neck lube ,poor choice

Discussion in 'Reloading' started by bob4, Oct 5, 2018.

  1. bob4

    bob4 Well-Known Member

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    I sure hate sticking my neck out here and telling what I tried. I feel it coming already! But I did try it just to see. I've been using a black graphite powder for seating recently. Just stuff you get from the hardware. Been working great. Except, even with gloves, it's messy as hell. So last night while I am waiting for imperial wax to show up I had a thought. (these usually get me in trouble). I thought I would try seating bullets with case lube. So did a couple of empties just to see.They went in slick as hell. But taking the cartridge and leaning on it on my bench I was able to move it a few thousands. Wasn't an issue with the powder. Can I expect better results from Imperial wax? Seating 300 WM Berger 215 with .002 tension. This is a hunting rifle.
     
  2. cohunt

    cohunt Well-Known Member

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    You are supposed to clean the case lube off before seating bullets (though I know some people dont) , I don't use any lube when seating bullets
    But that's just me, reloading comes down to personal preference and what seems to produce the best accuracy ylfor your rifles.
     
  3. Msjwolfe

    Msjwolfe Member LRH Team Member

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    I don’t use any lube when I seat bullets. I do lube my bullets with HBN, when I started using HBN coated bullets I had to increase neck tension because my bullets started to move in the cases. I was using rcbs dies and bumping the shoulder back which could have contributed to it as well I’m using Redding dies now , but I also didn’t have the issue before the HBN
     
  4. Rick Richard

    Rick Richard Well-Known Member

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    I would not be a fan of Lubing necks just because of what you mentioned...The movement.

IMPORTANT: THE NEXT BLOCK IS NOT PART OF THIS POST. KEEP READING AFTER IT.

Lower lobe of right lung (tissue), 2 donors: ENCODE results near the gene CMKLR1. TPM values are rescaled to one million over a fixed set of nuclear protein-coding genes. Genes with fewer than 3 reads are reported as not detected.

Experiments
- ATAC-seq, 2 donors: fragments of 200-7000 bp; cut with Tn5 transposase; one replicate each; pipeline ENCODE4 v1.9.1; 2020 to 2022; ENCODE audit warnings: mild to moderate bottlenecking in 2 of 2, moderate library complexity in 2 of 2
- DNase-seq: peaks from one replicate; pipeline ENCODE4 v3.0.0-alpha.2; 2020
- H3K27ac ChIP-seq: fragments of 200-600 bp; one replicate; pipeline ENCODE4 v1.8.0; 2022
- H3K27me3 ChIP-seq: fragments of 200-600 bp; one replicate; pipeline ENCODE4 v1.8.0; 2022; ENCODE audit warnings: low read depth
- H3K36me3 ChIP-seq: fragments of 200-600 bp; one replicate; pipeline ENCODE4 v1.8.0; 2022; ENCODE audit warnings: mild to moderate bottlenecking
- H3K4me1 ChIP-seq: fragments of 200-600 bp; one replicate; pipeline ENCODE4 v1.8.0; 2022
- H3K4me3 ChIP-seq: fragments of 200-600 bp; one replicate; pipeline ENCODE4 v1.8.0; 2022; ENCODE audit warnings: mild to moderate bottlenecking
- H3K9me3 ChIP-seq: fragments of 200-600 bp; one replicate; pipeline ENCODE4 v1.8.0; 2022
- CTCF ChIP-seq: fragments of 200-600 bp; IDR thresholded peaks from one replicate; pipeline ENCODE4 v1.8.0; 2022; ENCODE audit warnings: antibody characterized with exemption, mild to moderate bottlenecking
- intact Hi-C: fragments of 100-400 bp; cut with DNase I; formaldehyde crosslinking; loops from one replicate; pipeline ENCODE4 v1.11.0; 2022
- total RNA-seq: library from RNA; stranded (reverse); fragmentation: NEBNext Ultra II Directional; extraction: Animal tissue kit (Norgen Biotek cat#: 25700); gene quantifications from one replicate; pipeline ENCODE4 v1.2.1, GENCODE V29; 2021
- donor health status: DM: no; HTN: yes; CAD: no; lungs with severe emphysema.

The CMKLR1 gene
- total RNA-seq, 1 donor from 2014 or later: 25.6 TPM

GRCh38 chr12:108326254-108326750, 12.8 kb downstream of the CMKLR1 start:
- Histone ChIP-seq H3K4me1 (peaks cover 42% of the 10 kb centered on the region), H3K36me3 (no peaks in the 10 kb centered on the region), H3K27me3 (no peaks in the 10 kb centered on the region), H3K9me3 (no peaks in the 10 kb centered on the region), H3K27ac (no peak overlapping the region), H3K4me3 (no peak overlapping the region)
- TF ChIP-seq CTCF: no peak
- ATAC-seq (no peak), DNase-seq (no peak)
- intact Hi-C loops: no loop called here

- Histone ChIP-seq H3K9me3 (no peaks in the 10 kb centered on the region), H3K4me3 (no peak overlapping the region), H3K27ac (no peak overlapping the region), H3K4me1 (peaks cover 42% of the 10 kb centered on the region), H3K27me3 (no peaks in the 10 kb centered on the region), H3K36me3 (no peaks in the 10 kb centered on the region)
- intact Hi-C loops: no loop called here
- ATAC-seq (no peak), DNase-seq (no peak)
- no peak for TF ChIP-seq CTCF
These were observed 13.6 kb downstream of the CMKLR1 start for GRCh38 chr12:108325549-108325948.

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  5. bill123

    bill123 Well-Known Member

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    Try spinning a bore brush in the necks w/a drill.
     
  6. phorwath

    phorwath Well-Known Member

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    I lube the case necks with Hornady sizing wax. Bullets are HBN coated. Wax applied inside neck with Q-tip.
    Two step application process.
    1) Apply light coating
    2) Remove any free wax with a 2nd unlubed Q-tip.

    May require additional neck tension.

    Never wax lube my revolver case necks, bear defense loads, or loads carried in the magazine of heavy recoiling rifles. I load my long range loads single shot style, so the lubed case neck loads are never in the magazine of my rifles.

    I even lube my AR-15 223 case necks, however a neck crimp is applied on those shells after bullet seating.
     
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  7. cheechin

    cheechin Well-Known Member

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    A small dab of Imperial Sizing Die Wax on the finger tips and a rub across the mouth and those neck sized brass slide so easily in and out of the necking dies. As above, I tend to use a cordless screw driver to power an old bristle brush to clean the inside of the case neck prior to sizing and make sure the outside gets wiped clean beforehand.
     
  8. bigedp51

    bigedp51 Well-Known Member

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    The graphite Imperial dry neck lube below is not messy and simple to use. And you just shake the jar to coat all the ceramic media and dip the necks into the graphite coated media.